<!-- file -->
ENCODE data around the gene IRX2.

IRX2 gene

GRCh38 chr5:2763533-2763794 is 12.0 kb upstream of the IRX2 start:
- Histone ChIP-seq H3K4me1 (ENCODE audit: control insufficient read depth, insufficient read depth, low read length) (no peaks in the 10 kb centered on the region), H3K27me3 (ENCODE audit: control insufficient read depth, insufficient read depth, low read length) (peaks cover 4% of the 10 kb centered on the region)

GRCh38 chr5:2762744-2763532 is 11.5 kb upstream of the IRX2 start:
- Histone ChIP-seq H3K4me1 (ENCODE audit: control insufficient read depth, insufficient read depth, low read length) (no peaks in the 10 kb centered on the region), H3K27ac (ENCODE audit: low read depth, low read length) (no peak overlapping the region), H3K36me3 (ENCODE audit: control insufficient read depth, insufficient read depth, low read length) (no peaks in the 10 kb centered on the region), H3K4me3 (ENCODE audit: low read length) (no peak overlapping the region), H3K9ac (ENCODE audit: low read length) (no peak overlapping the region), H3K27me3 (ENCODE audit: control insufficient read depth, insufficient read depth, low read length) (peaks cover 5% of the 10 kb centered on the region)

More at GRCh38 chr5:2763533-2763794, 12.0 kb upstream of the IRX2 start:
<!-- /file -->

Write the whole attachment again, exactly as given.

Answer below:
ENCODE data around the gene IRX2.

IRX2 gene

GRCh38 chr5:2763533-2763794 is 12.0 kb upstream of the IRX2 start:
- Histone ChIP-seq H3K4me1 (ENCODE audit: control insufficient read depth, insufficient read depth, low read length) (no peaks in the 10 kb centered on the region), H3K27me3 (ENCODE audit: control insufficient read depth, insufficient read depth, low read length) (peaks cover 4% of the 10 kb centered on the region)

GRCh38 chr5:2762744-2763532 is 11.5 kb upstream of the IRX2 start:
- Histone ChIP-seq H3K4me1 (ENCODE audit: control insufficient read depth, insufficient read depth, low read length) (no peaks in the 10 kb centered on the region), H3K27ac (ENCODE audit: low read depth, low read length) (no peak overlapping the region), H3K36me3 (ENCODE audit: control insufficient read depth, insufficient read depth, low read length) (no peaks in the 10 kb centered on the region), H3K4me3 (ENCODE audit: low read length) (no peak overlapping the region), H3K9ac (ENCODE audit: low read length) (no peak overlapping the region), H3K27me3 (ENCODE audit: control insufficient read depth, insufficient read depth, low read length) (peaks cover 5% of the 10 kb centered on the region)

More at GRCh38 chr5:2763533-2763794, 12.0 kb upstream of the IRX2 start: